The most serious eye problem that results from sleeping in contacts is infection. Most people will first experience an infection before more serious damage occurs to the cornea.
If infections and corneal damage are not caught early and properly cared for, you risk permanent corneal scarring, needing complex surgeries and experiencing vision loss.
Eye Infections and Corneal Damage from Sleeping in Contacts
Several different eye infections result from sleeping in contact lenses.
- Microbial keratitis (sometimes referred to as corneal ulcers) is an infection of the cornea that is typically caused by bacteria, and less frequently, by viruses and fungi⁵ It is the most common eye infection from contact lens wear.⁵
Symptoms of keratitis are similar to dry eye symptoms, but much more severe, like pain and soreness, red eyes, watery eyes, foreign object sensation, light sensitivity and blurry vision.⁵
If you wear contacts and experience these symptoms, see your eye doctor immediately to start treatment before corneal scarring occurs.⁵
- Acanthamoeba keratitis is a rare eye infection that primarily affects contacts lens wearers.⁶
Amoebae called acanthamoeba cause acanthamoeba keratitis. These microorganisms live in natural environments like bodies of water and soil and can make their way into the eye and under contact lenses, wreaking havoc on the eyes.⁶
You may not realize you are suffering from this type of infection because the symptoms are similar to other eye conditions like dry eyes.⁵
Again, it is best to see an eye doctor immediately when you start to experience symptoms. If left untreated, acanthamoeba keratitis can cause vision loss and blindness.⁵
- A corneal abrasion is a common problem that contact lens wearers experience when they don’t follow proper contact lens hygiene.
A corneal abrasion is a cut or scratch to the cornea.⁶ While you can experience corneal abrasions from scratching your eye or trauma, foreign objects under a contact lens or a torn lens can also injure the cornea.⁶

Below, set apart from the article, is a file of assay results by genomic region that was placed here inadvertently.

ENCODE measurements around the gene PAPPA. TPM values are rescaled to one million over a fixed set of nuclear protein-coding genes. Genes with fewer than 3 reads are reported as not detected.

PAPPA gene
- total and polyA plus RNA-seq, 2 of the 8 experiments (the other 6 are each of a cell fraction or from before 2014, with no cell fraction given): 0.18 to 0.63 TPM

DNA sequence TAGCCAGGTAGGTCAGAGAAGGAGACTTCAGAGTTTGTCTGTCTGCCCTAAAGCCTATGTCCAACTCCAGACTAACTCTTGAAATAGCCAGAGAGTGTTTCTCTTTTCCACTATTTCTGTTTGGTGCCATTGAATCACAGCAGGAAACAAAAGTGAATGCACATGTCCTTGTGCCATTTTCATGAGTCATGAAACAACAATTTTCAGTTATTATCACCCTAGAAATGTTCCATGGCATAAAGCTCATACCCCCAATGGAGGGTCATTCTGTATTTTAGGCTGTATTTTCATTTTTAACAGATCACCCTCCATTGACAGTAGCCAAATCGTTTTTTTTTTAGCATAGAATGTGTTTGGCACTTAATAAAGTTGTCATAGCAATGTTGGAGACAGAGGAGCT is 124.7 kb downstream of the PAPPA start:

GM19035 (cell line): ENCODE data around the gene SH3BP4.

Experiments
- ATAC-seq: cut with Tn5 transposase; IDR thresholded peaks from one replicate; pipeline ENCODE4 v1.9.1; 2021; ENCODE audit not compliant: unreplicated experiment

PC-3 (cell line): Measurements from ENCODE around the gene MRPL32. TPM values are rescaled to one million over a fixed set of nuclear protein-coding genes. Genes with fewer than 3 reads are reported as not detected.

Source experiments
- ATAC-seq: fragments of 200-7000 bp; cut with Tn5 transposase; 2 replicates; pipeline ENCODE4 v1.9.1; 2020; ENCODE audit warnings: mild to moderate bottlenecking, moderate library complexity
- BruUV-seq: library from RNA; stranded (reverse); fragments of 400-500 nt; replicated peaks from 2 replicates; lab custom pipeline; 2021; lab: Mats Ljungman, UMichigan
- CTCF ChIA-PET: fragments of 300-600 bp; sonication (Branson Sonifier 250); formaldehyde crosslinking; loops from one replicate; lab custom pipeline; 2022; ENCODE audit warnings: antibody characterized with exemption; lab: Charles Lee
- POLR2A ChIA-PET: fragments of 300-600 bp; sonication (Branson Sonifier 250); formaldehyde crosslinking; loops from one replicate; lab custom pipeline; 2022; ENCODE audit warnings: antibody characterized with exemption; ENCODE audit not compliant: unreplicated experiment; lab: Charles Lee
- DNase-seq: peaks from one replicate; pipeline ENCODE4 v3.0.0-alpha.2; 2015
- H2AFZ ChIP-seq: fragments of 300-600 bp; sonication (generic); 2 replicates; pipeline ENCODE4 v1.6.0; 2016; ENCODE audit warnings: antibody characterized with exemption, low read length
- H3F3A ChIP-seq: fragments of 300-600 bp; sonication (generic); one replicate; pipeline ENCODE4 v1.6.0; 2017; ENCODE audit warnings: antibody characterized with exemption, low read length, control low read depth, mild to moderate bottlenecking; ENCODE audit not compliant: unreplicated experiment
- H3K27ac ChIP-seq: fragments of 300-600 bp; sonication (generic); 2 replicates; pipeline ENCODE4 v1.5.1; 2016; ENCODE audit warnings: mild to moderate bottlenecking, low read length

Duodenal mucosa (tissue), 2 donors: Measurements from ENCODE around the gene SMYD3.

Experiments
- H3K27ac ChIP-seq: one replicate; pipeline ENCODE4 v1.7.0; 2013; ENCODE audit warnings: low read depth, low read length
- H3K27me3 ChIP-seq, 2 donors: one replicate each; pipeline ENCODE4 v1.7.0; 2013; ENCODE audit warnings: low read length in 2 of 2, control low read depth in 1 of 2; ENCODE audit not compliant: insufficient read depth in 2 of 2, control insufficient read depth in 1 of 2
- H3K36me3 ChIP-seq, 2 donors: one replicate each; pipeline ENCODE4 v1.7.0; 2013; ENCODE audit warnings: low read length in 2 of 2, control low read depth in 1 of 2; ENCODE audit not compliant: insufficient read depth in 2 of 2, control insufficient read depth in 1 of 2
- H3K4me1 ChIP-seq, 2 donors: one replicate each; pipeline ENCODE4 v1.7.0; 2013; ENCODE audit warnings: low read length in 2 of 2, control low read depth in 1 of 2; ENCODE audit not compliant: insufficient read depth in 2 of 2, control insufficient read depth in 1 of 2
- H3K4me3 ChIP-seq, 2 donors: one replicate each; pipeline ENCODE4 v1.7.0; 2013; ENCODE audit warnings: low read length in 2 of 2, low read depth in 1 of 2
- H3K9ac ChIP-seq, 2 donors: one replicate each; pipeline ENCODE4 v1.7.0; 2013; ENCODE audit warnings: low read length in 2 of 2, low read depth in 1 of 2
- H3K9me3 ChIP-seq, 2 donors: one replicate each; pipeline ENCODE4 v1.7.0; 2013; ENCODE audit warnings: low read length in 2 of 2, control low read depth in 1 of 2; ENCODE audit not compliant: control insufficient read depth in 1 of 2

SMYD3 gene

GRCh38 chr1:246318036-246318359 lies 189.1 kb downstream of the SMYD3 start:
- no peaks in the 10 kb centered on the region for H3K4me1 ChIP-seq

You’ll likely experience sharp pain, watering eyes, and light sensitivity if you have a corneal abrasion.⁶ Corneal abrasions are a risk factor for infections, so it’s best to have an eye doctor examine the eye. Your doctor may prescribe antibiotic eye drops and suggest a cold compress for comfort.⁶
Tips to Keep Your Eyes Safe While Wearing Contacts
Contact lenses are a convenient way to see the world. They help athletes see without restrictions, they look great and are a relatively safe alternative to wearing eyeglasses. Only, of course, if you care for them properly.
Now you know what can go wrong if you sleep with contacts in. Aside from avoiding sleeping while wearing contact lenses, here are a few tips to keep in mind as part of your overall contact and eye care strategy:⁷
- Get in the habit of a daily eyelid hygiene routine to keep your eyes clean, hydrated and refreshed.
- Always wash your hands before handling contact lenses, cases and solution.
- Gently rub your contacts while cleaning them with solution to remove debris.
- Always use fresh contact lens solution to clean and store your lenses and never use tap water or other substances to clean or store contacts.
- Always wear sunglasses and a wide-brimmed hat when in the sun as contact lenses can cause your eyes to be more sensitive to light.
- Never shower, bathe, swim or use a hot tub while wearing contacts. Water, chemicals and soap can get trapped behind the lens and lead to infection.
- If you experience dryness from contacts, use only contact-lens compatible artificial tears or remove lenses before applying eye drops.
- Stay on top of your regular eye exams and talk to your eye doctor about any eye discomfort or concerns you have.
- If you are away from home and can’t safely store your contacts before sleeping, it’s still best to remove them and find alternative transportation in the morning.
Putting It All Together
Your eye health is important to your overall health and wellbeing.
Taking care of your eyes while wearing contacts is an important component of eye health. Because eye infections from contact lens use are common and can happen quickly, it’s best to take every precaution to avoid damaging your eyes.
When your eyes feel good, you can freely explore the world around you. Make eyecare a part of your daily wellness routine to continue to experience life comfortably!
Learn to love your eyes! Read more eye health and wellness tips on our blog.